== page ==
In the Journals

Researchers question benefit of antibiotics for all cases of fast-breathing pneumonia

Children with fast-breathing pneumonia who were treated with oral amoxicillin had a significantly lower rate of treatment failure compared with children who received a placebo, according to results of a randomized clinical trial published in JAMA Pediatrics. However, by day 4, treatment outcomes were comparable between the two groups.

Amy Sarah Ginsburg, MD, MPH, a senior advisor in international programs at Save the Children U.S.A., and colleagues wrote that pneumonia causes death in approximately 920,000 children aged younger than 5 years around the world. This number, the researchers wrote, underscores the need for more access to care and appropriate antibiotic treatment.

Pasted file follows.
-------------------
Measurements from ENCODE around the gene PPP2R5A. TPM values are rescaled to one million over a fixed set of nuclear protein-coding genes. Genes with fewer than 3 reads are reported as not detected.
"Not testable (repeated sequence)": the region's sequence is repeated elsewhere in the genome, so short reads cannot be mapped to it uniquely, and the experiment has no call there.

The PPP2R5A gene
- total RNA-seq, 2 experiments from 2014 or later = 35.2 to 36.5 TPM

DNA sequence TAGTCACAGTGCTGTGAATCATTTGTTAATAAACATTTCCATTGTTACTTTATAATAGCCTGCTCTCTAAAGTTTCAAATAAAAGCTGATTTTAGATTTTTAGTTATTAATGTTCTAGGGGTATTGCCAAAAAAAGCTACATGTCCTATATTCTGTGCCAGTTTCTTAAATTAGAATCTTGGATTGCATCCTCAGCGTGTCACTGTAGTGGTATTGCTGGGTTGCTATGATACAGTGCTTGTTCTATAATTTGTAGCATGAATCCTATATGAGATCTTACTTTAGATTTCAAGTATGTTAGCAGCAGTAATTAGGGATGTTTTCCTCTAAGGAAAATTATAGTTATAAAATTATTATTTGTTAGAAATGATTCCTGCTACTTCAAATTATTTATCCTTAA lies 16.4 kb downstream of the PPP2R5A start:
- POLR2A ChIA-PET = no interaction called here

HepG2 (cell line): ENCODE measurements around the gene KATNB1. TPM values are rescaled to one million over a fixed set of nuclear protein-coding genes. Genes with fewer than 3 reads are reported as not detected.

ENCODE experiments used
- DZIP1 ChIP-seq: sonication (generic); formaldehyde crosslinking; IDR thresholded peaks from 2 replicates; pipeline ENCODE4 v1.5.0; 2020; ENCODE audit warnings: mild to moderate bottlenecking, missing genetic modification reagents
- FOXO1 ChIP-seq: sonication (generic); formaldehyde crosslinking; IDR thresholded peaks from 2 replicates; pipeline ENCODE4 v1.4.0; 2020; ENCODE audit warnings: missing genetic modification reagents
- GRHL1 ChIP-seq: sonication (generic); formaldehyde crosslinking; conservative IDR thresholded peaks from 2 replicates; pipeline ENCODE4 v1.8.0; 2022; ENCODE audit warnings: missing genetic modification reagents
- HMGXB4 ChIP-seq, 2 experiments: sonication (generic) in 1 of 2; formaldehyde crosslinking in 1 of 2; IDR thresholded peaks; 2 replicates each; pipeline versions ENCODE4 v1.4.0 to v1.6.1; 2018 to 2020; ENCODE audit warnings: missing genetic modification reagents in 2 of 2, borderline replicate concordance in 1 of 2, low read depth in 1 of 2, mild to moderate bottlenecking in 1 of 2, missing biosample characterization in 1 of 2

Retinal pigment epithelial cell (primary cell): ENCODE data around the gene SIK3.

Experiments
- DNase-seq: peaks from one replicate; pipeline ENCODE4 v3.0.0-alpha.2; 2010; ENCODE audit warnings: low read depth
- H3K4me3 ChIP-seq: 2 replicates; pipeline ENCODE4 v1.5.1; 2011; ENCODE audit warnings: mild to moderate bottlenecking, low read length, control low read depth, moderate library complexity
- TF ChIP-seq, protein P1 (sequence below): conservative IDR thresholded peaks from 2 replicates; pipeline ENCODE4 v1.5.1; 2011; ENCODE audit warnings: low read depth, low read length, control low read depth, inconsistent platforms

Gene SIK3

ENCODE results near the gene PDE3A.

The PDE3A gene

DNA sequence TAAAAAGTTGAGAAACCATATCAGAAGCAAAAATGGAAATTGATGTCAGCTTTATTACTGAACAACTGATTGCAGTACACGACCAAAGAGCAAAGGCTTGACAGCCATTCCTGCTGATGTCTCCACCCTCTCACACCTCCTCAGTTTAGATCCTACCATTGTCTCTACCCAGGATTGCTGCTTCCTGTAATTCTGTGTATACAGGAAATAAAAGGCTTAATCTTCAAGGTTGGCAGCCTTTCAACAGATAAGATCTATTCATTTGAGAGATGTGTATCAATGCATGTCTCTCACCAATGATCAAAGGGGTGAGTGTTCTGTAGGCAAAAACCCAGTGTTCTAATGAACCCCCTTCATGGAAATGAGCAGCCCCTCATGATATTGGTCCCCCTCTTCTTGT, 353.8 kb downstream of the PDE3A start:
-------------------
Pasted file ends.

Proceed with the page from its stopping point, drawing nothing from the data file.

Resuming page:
“A 3-day course of twice-daily amoxicillin is recommended by WHO as first-line treatment of nonsevere fast-breathing pneumonia among immune-competent children aged 5 years or younger,” Ginsburg and colleagues wrote. “WHO’s integrated management of childhood illness guidelines identify fast-breathing pneumonia in children with cough or difficult breathing who demonstrate fast breathing without WHO danger signs. However, not all cases of fast breathing are bacterial pneumonia.”

To better understand whether amoxicillin treatment is appropriate in cases of nonsevere fast-breathing pneumonia among HIV-uninfected children in Malawi between the ages of 2 and 59 months, the researchers conducted a double-blind, randomized, clinical noninferiority trial. Ginsburg and colleagues followed-up with the children after 14 days to determine the percentage of children with treatment failure by day 4 and the number of children who had treatment failure or relapse by day 14.